June 15, 2024

New Podcast: CITP Conversations

Over the last few months, as the pace of activity at CITP has increased, we’ve fielded a growing number of requests from points around the web, and around the world, for podcasts and other ways to “attend” our events virtually. We hear you, and we’re working on it.

Today, I’m very pleased to announce a new CITP podcast, which will carry audio of some of our events as well as brief conversations recorded expressly for the podcast feed. Currently, those conversations include one with Paul Ohm on Net Neutrality and the Wiretap Act, and another with Ed on “Rebooting our Cyber-Security Policy,” drawing on the themes of his recent Thursday Forum talk.

We are also working to offer more of our events in video formats, and we remain open to exploring additional options. Stay tuned!

On digital TV and natural disasters

As I’m writing this, the eye of Hurricane Ike is roughly ten hours from landfall.  The weather here, maybe 60 miles inland, is overcast with mild wind.  Meanwhile, the storm surge has already knocked out power for ten thousand homes along the coast, claims the TV news, humming along in the background as I write this, which brings me to a thought.

Next year, analog TV gets turned off, and it’s digital or nothing.  Well, what happens in bad weather?  Analog TV degrades somewhat, but is still watchable.  Digital TV works great until it starts getting uncorrectable errors.  There’s a brief period where you see block reconstruction errors and, with even a mild additional amount of error, it’s just unwatchable garbage.  According to AntennaWeb, most of the terrestrial broadcast towers are maybe ten miles from my house, but that’s ten miles closer to the coast.  However, I get TV from Comcast, my local cable TV provider.  As I’ve watched the HD feed today, it’s been spotty.  Good for a while, unwatchable for a while.  The analog feed, which we also get on a different channel, has been spot on the whole time.

From this, it would appear that Comcast is getting its feed out of the air, and thus has all the same sorts of weather effects that I would have if I bothered to put my own antenna on the roof.  Next year, when the next hurricane is bearing down on the coast, and digital TV is the only TV around, it’s an interesting question whether I’ll get something useful on my TV during a disaster.  Dear Comcast, Engineering Department: please get a hard line between you and each of the local major TV stations.  Better yet, get two of them, each, and make sure they don’t share any telephone poles.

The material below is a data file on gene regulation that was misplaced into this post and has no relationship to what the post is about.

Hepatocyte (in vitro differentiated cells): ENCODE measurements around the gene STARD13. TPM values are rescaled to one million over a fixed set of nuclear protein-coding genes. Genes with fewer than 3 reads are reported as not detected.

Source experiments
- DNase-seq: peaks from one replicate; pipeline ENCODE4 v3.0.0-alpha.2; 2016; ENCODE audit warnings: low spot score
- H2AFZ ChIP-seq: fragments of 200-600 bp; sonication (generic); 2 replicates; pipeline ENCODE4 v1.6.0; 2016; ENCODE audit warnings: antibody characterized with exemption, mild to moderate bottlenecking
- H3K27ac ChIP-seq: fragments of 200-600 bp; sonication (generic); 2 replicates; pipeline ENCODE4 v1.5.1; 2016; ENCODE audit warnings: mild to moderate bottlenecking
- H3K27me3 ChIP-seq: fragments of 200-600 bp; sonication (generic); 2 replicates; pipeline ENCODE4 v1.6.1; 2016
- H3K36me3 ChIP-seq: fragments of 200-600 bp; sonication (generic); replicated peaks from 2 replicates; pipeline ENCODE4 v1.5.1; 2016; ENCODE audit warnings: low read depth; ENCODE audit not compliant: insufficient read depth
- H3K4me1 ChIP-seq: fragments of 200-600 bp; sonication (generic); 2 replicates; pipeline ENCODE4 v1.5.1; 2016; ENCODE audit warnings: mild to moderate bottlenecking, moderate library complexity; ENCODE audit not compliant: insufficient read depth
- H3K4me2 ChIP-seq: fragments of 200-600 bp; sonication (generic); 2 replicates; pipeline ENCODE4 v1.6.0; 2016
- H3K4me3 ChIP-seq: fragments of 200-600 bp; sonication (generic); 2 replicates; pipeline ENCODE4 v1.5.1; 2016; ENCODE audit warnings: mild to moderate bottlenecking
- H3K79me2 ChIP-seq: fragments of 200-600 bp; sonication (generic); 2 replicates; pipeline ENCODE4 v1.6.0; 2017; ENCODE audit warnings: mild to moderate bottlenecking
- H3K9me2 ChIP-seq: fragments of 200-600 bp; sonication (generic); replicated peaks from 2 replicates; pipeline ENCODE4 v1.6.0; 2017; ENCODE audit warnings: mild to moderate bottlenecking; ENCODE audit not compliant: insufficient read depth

[Sidebar: In my old house, I used DirecTV plus a terrestrial antenna for HD locals, run through a DirecTV-branded HD TiVo.  Now, I’m getting everything from Comcast, over telephone poles, into a (series 3) TiVo-HD.  In any meaningful disaster, the telephone poles are likely to go down, taking out my TV source material. I get power and telephone from the same poles, so to some extent, they make a single point of failure, and thus no meaningful benefit from putting up my own antenna.

Once the storm gets closer, I’ll be moving the UPS from my computer to our, umm, shelter-in-place location.  I don’t expect I’d want to waste precious UPS battery power running my power-hungry television set.  Instead, I’ve got an AM/FM portable radio that runs on two AA’s.  Hopefully, the amount of useful information on the radio will be better than the man-on-the-street TV newscasters, interviewing fools standing along the ocean, watching the pretty waves breaking.  Hint: you can’t “ride through” a storm when the water is ten feet over your head.]

Live Webcast: Future of News, May 14-15

We’re going to do a live webcast of our workshop on “The Future of News“, which will be held tomorrow and Thursday (May 14-15) in Princeton. Attending the workshop (free registration) gives you access to the speakers and other attendees over lunch and between sessions, but if that isn’t practical, the webcast is available.

Here are the links you need:

Sessions are scheduled for 10:45-noon and 1:30-5:00 on Wed., May 14; and 9:30-12:30 and 1:30-3:15 on Thur., May 15.

Future of News Workshop, May 14-15 in Princeton

We’ve got a great lineup of speakers for our upcoming “Future of News” workshop. It’s May 14-15 in Princeton. It’s free, and if you register we’ll feed you lunch.

Agenda

Wednesday, May 14, 2008

9:30 – 10:45 Registration
10:45 – 11:00 Welcoming Remarks
11:00 – 12:00 Keynote talk by Paul Starr
12:00 – 1:30 Lunch, Convocation Room
1:30 – 3:00 Panel 1: The People Formerly Known as the Audience
3:00 – 3:30 Break
3:30 – 5:00 Panel 2: Economics of News
5:00 – 6:00 Reception

Thursday, May 15, 2008

8:15 – 9:30 Continental Breakfast
9:30 – 10:30 Featured talk by David Robinson
10:30 – 11:00 Break
11:00 – 12:30 Panel 3: Data Mining, Interactivity and Visualization
12:30 – 1:30 Lunch, Convocation Room
1:30 – 3:00 Panel 4: The Medium’s New Message
3:00 – 3:15 Closing Remarks

Panels